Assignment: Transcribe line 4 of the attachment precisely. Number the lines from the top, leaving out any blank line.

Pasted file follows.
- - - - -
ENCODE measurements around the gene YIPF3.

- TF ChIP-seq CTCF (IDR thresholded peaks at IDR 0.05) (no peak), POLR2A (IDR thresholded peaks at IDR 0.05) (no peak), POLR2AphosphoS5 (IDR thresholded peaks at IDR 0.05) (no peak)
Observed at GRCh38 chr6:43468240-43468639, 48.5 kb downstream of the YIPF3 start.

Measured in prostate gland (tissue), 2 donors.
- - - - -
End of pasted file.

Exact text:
Measured in prostate gland (tissue), 2 donors.